Composer Alexander Arntzen Talks Composing the Killer Score for INITIATION

College is all fun and parties–until the bloody bodies start piling up, that is! From the trailer and poster (below), Initiation may appear to be just another slasher like Urban Legend or Scream, with a masked killer hunting down victims.

But it’s actually a lot more.

Whiton University unravels the night a star athlete is murdered in the wake of a buried assault allegation. Kicking off a spree of social media-linked slayings. As a masked killer targets students across campus, a trio of sorority sisters race to uncover the truth behind the school’s hidden secrets. And the horrifying meaning of an exclamation point – before they become the killer’s next victims.

Official Synopsis

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John Berardo directed Initiation from an original screenplay he also co-wrote along with Brian Frager and Lindsay LaVanchy. The film stars Jon Huertas, Isabella Gomez, Lindsay LaVanchy, Froy Gutierrez, Gattlin Griffith, Patrick R. Walker, James Berardo, Bart Johnson, Shireen Lai, Kent Faulcon, Yancy Butler, Lochlyn Munro, and Maxwell Hamilton.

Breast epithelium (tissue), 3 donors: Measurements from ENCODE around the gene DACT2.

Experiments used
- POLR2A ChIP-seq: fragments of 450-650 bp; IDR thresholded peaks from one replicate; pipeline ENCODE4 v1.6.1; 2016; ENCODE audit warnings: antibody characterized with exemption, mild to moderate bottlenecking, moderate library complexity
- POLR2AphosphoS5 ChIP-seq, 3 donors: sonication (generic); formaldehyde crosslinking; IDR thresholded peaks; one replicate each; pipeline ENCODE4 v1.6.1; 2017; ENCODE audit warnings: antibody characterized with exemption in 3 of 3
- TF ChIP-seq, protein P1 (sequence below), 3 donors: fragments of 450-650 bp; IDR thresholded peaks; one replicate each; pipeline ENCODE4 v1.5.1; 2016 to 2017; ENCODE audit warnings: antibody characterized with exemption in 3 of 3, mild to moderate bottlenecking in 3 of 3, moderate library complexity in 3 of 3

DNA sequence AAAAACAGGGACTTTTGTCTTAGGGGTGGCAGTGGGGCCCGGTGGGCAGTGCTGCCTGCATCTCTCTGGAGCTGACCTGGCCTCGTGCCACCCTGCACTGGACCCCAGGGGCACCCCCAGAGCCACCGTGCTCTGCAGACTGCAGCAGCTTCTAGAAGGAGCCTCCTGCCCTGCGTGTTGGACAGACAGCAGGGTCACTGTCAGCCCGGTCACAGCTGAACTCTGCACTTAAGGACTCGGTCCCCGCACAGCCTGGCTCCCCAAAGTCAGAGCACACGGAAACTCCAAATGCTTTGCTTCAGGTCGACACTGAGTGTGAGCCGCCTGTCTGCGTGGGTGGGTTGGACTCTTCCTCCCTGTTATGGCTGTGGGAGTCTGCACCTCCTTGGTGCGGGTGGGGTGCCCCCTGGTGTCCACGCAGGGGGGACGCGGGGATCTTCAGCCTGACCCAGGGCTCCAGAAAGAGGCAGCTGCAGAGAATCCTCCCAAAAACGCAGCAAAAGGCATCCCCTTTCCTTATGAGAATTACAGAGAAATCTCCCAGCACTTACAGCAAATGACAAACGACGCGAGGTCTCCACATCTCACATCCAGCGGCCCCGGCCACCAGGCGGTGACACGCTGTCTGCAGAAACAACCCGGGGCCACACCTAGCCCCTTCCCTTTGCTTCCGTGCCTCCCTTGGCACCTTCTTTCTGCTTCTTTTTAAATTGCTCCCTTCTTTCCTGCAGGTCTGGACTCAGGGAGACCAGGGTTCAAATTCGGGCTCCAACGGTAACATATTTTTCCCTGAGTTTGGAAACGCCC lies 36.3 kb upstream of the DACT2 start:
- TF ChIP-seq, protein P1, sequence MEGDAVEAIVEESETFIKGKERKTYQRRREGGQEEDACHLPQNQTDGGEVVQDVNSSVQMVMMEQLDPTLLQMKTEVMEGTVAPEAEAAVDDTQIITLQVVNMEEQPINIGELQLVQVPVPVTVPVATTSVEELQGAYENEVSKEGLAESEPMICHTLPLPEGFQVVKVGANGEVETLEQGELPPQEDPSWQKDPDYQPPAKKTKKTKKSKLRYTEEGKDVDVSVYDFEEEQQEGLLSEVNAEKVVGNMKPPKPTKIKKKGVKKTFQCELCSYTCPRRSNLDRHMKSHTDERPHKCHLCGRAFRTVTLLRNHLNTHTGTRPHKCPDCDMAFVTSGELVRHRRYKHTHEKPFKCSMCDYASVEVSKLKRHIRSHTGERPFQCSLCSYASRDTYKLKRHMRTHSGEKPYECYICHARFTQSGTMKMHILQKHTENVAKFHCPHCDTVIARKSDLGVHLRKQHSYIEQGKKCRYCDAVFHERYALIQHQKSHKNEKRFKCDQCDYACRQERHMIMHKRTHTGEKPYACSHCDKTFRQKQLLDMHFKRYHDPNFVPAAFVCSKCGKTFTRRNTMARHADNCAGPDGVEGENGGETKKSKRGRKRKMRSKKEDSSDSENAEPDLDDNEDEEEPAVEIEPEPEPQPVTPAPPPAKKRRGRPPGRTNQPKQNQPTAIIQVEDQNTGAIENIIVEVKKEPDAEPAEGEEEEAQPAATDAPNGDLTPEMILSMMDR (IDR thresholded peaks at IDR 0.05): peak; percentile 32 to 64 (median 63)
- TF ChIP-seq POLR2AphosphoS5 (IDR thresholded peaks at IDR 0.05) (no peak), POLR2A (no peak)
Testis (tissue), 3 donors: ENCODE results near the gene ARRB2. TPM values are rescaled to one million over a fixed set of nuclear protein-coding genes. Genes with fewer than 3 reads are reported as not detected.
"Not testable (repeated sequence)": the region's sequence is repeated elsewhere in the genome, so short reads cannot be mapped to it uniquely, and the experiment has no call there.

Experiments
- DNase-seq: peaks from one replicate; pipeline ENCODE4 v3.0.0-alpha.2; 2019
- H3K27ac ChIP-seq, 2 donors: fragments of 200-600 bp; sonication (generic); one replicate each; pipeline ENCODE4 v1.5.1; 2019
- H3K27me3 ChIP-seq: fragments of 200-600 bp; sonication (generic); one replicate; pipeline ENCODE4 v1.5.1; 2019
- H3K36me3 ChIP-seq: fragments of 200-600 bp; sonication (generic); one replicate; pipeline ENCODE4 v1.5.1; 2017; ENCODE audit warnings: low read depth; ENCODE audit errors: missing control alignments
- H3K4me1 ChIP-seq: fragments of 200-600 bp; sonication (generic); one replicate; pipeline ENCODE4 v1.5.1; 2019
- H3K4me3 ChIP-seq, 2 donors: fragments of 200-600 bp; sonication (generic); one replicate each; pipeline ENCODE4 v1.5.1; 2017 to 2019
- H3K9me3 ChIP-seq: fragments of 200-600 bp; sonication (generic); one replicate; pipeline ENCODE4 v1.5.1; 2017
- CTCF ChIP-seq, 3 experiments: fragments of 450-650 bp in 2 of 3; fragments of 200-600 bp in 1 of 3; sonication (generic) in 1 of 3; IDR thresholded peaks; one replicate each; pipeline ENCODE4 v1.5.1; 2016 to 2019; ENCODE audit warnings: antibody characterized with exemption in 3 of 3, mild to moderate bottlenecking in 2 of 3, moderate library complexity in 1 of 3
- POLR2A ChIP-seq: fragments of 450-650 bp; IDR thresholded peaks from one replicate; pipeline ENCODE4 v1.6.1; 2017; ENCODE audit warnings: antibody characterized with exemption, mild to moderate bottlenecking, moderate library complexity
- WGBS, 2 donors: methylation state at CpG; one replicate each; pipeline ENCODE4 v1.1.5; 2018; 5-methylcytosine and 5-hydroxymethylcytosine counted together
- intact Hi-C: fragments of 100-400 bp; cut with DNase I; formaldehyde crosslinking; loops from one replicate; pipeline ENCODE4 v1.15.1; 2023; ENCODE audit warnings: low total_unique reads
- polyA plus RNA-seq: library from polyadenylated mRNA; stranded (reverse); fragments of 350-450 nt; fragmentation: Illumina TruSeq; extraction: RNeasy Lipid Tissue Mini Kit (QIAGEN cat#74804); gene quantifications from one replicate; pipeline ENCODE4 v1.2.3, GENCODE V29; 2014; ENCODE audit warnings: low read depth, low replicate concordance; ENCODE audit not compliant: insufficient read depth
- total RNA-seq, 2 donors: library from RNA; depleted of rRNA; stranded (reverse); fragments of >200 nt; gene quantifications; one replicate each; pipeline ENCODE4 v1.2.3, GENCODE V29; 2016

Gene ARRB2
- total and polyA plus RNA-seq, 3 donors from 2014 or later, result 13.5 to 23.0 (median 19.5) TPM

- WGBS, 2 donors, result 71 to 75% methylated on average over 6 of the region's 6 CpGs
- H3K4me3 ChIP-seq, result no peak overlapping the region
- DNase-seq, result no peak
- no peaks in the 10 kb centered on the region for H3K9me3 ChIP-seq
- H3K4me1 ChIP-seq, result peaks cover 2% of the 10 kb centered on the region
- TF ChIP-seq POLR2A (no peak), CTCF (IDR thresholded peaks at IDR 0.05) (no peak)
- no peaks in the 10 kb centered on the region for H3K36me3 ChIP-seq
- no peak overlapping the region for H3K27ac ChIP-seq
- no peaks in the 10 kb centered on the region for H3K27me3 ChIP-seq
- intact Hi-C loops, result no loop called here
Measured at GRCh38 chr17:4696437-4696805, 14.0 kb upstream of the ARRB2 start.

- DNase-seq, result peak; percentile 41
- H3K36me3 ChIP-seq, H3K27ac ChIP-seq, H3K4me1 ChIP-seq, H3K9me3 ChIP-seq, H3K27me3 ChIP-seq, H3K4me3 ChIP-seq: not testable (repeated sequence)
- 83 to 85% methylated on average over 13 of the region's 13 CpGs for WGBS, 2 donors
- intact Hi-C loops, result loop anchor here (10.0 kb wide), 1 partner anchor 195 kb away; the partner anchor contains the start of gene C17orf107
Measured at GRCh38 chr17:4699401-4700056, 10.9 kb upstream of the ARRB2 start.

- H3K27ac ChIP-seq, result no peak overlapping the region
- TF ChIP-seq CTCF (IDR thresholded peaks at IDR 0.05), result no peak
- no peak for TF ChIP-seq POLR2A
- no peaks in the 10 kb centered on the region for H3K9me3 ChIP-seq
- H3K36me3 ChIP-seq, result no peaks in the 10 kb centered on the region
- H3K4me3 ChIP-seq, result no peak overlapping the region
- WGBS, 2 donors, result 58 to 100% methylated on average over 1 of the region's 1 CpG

Adding to the terror is the score by composer Alexander Arntzen. He even manages to incorporate the killer’s weapon of choice, a drill, in his compositions. Read about this and more in our exclusive interview.


Initiation is available on Digital and On Demand.

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Alexander Arntzen

Dread Central: Before you started working on Initiation, what did you do to prepare?

Alexander Arntzen: I had already written some music during the period when John was creating pitch deck videos and teaser trailers. So I already had a strong idea of the direction the music would take. Once I got the film, it was just a matter of executing the vision and make adjustments where needed based on how certain sounds and ideas worked to the final picture.

DC: Did you give each of the characters in Initiation their own themes? If so, can you talk about those?

AA: I can’t say there was a theme for each character. There was essentially 3 themes: 1. The main melodic theme that plays throughout the film in various places. It was the most “traditional” theme in that you could actually hum it. 2. A theme for when Ellery is in the lab which is more of a slow moving synth ostinato pattern. 3. The killer’s theme which was more of a sound and vibe: drill/metal sounds, pitched down vocals that I recorded myself to sound like a monster, and a lot of percussion and depending synch bass lines.